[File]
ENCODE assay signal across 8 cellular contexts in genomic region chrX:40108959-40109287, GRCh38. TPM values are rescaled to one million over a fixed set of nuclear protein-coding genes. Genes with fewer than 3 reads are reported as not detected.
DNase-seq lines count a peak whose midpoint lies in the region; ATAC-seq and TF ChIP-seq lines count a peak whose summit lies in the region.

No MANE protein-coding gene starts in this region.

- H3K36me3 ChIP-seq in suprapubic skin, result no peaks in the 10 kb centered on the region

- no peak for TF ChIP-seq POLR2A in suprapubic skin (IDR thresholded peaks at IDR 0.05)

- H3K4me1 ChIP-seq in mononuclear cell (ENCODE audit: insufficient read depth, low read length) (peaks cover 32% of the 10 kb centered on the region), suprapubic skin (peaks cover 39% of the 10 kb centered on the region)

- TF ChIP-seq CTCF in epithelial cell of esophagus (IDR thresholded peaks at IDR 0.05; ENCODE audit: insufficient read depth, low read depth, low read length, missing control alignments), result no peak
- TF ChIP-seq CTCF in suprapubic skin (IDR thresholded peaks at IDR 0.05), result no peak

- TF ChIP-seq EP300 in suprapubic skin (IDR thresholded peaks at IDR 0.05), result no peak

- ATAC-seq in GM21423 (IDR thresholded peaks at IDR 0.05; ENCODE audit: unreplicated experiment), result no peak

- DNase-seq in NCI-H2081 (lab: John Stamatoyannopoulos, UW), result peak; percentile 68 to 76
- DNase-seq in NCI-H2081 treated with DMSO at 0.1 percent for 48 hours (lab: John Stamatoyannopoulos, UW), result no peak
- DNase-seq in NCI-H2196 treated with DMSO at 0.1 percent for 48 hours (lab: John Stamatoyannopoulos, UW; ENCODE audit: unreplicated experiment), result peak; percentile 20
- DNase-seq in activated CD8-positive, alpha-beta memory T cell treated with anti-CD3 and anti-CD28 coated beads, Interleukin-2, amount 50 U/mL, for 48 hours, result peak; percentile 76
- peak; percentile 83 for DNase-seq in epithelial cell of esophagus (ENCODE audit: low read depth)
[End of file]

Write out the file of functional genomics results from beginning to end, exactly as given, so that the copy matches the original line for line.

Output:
ENCODE assay signal across 8 cellular contexts in genomic region chrX:40108959-40109287, GRCh38. TPM values are rescaled to one million over a fixed set of nuclear protein-coding genes. Genes with fewer than 3 reads are reported as not detected.
DNase-seq lines count a peak whose midpoint lies in the region; ATAC-seq and TF ChIP-seq lines count a peak whose summit lies in the region.

No MANE protein-coding gene starts in this region.

- H3K36me3 ChIP-seq in suprapubic skin, result no peaks in the 10 kb centered on the region

- no peak for TF ChIP-seq POLR2A in suprapubic skin (IDR thresholded peaks at IDR 0.05)

- H3K4me1 ChIP-seq in mononuclear cell (ENCODE audit: insufficient read depth, low read length) (peaks cover 32% of the 10 kb centered on the region), suprapubic skin (peaks cover 39% of the 10 kb centered on the region)

- TF ChIP-seq CTCF in epithelial cell of esophagus (IDR thresholded peaks at IDR 0.05; ENCODE audit: insufficient read depth, low read depth, low read length, missing control alignments), result no peak
- TF ChIP-seq CTCF in suprapubic skin (IDR thresholded peaks at IDR 0.05), result no peak

- TF ChIP-seq EP300 in suprapubic skin (IDR thresholded peaks at IDR 0.05), result no peak

- ATAC-seq in GM21423 (IDR thresholded peaks at IDR 0.05; ENCODE audit: unreplicated experiment), result no peak

- DNase-seq in NCI-H2081 (lab: John Stamatoyannopoulos, UW), result peak; percentile 68 to 76
- DNase-seq in NCI-H2081 treated with DMSO at 0.1 percent for 48 hours (lab: John Stamatoyannopoulos, UW), result no peak
- DNase-seq in NCI-H2196 treated with DMSO at 0.1 percent for 48 hours (lab: John Stamatoyannopoulos, UW; ENCODE audit: unreplicated experiment), result peak; percentile 20
- DNase-seq in activated CD8-positive, alpha-beta memory T cell treated with anti-CD3 and anti-CD28 coated beads, Interleukin-2, amount 50 U/mL, for 48 hours, result peak; percentile 76
- peak; percentile 83 for DNase-seq in epithelial cell of esophagus (ENCODE audit: low read depth)